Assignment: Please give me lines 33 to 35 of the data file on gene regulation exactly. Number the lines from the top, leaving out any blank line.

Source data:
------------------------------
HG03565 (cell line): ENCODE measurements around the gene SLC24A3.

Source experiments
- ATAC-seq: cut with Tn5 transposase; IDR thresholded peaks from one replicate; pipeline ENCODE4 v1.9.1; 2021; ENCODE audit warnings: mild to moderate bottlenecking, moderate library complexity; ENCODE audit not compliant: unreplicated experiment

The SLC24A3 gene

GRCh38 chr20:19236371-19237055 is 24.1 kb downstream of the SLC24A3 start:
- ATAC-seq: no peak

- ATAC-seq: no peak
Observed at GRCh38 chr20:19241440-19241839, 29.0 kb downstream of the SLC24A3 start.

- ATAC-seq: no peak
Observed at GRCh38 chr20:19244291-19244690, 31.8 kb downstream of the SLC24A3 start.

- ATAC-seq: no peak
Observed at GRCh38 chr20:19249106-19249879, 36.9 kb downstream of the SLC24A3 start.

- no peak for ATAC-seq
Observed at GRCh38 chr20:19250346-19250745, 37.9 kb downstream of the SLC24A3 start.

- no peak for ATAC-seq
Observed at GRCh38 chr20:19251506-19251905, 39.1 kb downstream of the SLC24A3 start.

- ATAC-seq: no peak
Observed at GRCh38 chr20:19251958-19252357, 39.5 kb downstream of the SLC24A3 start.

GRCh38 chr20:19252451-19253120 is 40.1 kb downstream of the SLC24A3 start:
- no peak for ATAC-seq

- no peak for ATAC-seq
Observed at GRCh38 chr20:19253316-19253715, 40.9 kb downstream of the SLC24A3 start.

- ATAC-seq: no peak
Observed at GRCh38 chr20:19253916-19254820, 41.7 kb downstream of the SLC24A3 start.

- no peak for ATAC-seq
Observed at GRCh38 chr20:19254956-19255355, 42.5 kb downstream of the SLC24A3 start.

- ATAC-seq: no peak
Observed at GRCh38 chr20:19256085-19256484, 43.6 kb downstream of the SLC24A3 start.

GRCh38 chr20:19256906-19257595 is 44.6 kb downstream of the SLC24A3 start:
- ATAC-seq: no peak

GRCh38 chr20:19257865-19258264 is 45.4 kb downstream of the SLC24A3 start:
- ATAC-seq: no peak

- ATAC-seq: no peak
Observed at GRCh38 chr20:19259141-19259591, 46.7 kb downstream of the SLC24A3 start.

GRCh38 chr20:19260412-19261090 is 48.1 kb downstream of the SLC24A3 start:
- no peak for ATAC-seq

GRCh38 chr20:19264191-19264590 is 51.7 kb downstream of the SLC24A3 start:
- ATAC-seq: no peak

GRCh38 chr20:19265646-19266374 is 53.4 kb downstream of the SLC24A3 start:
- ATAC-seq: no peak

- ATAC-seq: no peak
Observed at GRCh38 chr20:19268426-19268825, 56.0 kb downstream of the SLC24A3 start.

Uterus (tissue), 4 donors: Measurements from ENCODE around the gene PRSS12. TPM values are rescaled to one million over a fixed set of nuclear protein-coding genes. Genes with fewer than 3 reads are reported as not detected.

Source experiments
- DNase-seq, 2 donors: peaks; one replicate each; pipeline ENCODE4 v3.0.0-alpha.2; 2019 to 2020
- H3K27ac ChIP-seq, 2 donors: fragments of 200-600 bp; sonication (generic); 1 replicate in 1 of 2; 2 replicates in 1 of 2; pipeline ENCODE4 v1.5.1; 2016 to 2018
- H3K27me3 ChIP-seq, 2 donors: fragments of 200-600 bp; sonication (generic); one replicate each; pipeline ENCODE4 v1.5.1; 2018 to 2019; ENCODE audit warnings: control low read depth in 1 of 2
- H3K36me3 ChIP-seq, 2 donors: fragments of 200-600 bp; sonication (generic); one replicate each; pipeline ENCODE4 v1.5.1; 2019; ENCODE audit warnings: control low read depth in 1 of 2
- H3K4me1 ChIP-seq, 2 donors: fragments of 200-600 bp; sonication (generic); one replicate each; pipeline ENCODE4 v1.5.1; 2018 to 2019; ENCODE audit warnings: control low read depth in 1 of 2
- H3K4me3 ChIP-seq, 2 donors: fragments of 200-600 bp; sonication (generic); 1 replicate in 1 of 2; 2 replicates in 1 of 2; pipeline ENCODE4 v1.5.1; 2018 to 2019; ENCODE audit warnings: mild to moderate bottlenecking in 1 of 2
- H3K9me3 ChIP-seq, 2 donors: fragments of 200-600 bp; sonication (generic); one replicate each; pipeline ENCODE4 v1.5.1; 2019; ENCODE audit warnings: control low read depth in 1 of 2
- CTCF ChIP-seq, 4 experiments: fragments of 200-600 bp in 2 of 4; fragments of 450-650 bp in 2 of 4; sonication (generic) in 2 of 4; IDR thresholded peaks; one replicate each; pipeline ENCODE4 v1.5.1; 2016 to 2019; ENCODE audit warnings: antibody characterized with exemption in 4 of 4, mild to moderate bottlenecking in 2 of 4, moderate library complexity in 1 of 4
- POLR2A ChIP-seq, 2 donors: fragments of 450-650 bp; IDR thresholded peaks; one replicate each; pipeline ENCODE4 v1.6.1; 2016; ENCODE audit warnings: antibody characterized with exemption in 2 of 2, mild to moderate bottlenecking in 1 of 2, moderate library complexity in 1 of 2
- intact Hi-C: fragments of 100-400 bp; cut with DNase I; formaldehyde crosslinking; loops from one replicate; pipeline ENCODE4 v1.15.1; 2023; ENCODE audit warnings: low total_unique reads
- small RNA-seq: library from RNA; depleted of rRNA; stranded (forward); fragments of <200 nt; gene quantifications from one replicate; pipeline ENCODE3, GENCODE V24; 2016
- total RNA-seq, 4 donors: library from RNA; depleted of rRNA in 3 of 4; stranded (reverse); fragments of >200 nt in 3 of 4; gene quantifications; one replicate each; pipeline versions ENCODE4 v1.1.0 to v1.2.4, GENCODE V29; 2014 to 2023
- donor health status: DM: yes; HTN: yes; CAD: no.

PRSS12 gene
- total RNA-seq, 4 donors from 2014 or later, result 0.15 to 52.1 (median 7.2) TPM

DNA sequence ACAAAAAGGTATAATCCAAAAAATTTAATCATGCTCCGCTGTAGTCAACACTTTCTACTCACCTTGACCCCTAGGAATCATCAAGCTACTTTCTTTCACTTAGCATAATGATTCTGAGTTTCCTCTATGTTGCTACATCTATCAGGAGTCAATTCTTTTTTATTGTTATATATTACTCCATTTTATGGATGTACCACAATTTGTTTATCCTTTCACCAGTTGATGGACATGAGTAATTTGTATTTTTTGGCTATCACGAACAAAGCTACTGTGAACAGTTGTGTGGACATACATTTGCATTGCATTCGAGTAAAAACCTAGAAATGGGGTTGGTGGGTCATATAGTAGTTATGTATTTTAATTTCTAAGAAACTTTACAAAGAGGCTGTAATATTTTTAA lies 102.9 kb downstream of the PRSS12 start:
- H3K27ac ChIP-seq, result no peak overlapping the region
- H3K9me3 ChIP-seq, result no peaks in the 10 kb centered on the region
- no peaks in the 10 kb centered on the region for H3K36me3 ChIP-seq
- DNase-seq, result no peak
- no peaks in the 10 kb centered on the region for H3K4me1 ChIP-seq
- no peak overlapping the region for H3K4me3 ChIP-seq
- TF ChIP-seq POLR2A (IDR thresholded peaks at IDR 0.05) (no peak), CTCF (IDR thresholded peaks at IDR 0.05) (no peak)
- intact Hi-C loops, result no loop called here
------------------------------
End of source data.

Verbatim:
- ATAC-seq: no peak
Observed at GRCh38 chr20:19259141-19259591, 46.7 kb downstream of the SLC24A3 start.

GRCh38 chr20:19260412-19261090 is 48.1 kb downstream of the SLC24A3 start: